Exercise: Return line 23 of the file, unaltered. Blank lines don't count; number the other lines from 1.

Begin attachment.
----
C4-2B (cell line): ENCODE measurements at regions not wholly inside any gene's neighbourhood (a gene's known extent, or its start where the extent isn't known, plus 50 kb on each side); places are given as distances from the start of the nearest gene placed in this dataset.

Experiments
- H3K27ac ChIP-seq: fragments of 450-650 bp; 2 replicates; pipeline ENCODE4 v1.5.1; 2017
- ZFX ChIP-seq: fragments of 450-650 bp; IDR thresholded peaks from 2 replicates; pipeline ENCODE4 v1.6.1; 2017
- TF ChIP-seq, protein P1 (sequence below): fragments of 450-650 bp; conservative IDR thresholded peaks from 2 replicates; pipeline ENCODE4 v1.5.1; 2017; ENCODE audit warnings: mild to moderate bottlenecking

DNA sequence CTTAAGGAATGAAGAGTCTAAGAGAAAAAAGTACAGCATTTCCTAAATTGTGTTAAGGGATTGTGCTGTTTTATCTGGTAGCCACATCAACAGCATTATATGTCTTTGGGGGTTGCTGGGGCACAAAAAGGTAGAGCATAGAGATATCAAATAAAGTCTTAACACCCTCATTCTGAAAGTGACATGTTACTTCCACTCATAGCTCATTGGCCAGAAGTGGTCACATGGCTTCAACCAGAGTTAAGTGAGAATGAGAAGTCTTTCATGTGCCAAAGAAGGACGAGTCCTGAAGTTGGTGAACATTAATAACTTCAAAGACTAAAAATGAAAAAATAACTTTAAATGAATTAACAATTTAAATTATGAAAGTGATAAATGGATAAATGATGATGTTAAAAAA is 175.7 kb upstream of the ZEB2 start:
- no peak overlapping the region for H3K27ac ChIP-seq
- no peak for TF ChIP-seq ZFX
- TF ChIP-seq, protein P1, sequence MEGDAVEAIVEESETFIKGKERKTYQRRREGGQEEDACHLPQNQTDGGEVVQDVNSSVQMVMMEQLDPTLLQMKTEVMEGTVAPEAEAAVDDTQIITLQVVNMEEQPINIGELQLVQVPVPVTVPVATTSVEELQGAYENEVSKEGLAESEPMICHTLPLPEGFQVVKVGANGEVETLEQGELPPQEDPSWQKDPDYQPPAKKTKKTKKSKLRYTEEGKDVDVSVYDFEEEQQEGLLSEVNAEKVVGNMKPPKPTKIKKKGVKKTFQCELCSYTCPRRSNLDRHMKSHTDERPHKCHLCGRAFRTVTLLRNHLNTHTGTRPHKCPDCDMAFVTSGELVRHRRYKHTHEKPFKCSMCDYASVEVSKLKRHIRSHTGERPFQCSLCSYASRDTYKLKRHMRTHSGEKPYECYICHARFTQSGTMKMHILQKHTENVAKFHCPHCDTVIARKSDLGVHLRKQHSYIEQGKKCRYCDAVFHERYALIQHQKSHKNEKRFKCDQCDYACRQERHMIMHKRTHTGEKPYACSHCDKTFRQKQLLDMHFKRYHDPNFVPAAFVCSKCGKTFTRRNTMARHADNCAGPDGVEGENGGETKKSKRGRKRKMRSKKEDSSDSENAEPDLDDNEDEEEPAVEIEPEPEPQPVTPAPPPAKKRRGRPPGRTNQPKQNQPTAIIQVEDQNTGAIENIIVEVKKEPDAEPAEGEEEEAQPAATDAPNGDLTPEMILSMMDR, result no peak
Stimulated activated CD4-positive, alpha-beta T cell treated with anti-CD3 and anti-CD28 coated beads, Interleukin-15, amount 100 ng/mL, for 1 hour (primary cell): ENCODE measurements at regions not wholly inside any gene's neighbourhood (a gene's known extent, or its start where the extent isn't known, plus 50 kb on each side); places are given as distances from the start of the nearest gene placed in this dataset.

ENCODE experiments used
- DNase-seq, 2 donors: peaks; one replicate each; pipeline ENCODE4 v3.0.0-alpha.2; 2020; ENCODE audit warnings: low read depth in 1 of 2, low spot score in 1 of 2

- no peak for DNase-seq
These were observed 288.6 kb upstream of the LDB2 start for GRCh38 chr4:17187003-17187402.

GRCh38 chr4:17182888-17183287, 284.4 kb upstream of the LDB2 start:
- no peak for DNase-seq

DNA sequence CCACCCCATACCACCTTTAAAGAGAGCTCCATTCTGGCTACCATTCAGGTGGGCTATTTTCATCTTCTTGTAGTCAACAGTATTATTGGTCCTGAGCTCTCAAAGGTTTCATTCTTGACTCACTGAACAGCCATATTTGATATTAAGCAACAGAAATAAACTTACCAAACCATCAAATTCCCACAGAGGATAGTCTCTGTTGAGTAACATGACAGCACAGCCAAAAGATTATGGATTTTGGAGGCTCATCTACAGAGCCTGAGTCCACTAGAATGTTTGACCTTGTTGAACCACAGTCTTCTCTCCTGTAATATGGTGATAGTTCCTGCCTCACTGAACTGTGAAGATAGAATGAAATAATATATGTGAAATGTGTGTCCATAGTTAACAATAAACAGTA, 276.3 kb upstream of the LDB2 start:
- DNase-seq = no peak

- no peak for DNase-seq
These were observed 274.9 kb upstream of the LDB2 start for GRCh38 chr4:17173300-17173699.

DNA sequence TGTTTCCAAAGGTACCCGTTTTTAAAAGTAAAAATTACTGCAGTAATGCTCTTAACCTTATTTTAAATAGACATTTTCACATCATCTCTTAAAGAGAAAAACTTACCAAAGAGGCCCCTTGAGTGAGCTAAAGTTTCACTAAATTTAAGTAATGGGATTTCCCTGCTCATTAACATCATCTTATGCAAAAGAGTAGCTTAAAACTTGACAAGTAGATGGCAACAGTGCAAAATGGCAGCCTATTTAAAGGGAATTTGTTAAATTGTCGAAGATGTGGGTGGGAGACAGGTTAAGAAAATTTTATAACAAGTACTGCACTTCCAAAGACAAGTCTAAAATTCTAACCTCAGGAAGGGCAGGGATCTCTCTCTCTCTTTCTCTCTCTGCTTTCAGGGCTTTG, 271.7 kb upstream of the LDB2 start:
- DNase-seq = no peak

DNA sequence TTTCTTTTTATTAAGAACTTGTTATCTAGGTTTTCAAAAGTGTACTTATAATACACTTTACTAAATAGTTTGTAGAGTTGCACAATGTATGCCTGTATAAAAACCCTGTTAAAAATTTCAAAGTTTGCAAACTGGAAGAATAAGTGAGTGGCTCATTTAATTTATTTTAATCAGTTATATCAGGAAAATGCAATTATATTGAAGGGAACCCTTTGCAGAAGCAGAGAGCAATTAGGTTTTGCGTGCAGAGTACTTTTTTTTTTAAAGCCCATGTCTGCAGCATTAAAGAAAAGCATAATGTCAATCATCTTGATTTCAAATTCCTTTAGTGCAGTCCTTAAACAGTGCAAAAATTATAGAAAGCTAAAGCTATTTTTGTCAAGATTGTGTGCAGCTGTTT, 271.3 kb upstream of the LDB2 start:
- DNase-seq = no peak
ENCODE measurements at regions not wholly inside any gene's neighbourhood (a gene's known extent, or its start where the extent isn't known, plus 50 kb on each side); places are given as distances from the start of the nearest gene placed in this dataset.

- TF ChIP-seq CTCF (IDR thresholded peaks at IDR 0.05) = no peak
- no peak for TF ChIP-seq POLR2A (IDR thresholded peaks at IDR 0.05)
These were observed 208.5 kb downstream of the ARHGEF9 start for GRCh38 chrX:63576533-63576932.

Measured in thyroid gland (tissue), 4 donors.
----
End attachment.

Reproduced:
DNA sequence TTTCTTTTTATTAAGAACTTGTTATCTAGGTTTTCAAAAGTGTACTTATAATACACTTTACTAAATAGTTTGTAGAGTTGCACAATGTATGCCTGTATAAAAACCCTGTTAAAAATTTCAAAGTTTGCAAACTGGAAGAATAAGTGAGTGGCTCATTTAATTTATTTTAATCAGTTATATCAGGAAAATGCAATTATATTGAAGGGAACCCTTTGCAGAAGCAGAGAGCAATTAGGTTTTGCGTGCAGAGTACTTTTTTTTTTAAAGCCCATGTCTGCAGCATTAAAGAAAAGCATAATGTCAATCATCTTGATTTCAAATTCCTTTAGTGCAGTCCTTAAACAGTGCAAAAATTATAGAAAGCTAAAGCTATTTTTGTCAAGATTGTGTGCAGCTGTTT, 271.3 kb upstream of the LDB2 start: